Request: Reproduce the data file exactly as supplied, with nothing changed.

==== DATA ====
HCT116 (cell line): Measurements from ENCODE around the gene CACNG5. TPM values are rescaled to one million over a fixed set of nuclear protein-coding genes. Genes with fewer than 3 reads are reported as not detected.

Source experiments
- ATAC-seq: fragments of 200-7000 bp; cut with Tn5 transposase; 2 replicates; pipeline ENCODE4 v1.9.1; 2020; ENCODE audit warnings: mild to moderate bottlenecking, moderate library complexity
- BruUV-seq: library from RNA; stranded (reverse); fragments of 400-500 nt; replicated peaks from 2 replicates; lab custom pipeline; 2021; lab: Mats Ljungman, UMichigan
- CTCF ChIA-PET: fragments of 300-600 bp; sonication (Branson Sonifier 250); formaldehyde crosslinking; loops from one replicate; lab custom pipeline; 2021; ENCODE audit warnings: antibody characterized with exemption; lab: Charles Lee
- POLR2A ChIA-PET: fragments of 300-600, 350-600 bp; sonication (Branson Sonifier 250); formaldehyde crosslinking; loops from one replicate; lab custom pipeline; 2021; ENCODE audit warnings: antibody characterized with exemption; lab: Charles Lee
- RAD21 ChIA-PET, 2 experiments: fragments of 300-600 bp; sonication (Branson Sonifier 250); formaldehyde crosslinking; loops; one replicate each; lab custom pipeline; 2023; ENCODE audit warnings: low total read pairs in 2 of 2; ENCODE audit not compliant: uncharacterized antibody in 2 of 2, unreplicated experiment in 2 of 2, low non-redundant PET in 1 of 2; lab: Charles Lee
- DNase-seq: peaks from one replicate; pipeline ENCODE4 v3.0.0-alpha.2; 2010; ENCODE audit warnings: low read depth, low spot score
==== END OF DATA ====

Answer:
HCT116 (cell line): Measurements from ENCODE around the gene CACNG5. TPM values are rescaled to one million over a fixed set of nuclear protein-coding genes. Genes with fewer than 3 reads are reported as not detected.

Source experiments
- ATAC-seq: fragments of 200-7000 bp; cut with Tn5 transposase; 2 replicates; pipeline ENCODE4 v1.9.1; 2020; ENCODE audit warnings: mild to moderate bottlenecking, moderate library complexity
- BruUV-seq: library from RNA; stranded (reverse); fragments of 400-500 nt; replicated peaks from 2 replicates; lab custom pipeline; 2021; lab: Mats Ljungman, UMichigan
- CTCF ChIA-PET: fragments of 300-600 bp; sonication (Branson Sonifier 250); formaldehyde crosslinking; loops from one replicate; lab custom pipeline; 2021; ENCODE audit warnings: antibody characterized with exemption; lab: Charles Lee
- POLR2A ChIA-PET: fragments of 300-600, 350-600 bp; sonication (Branson Sonifier 250); formaldehyde crosslinking; loops from one replicate; lab custom pipeline; 2021; ENCODE audit warnings: antibody characterized with exemption; lab: Charles Lee
- RAD21 ChIA-PET, 2 experiments: fragments of 300-600 bp; sonication (Branson Sonifier 250); formaldehyde crosslinking; loops; one replicate each; lab custom pipeline; 2023; ENCODE audit warnings: low total read pairs in 2 of 2; ENCODE audit not compliant: uncharacterized antibody in 2 of 2, unreplicated experiment in 2 of 2, low non-redundant PET in 1 of 2; lab: Charles Lee
- DNase-seq: peaks from one replicate; pipeline ENCODE4 v3.0.0-alpha.2; 2010; ENCODE audit warnings: low read depth, low spot score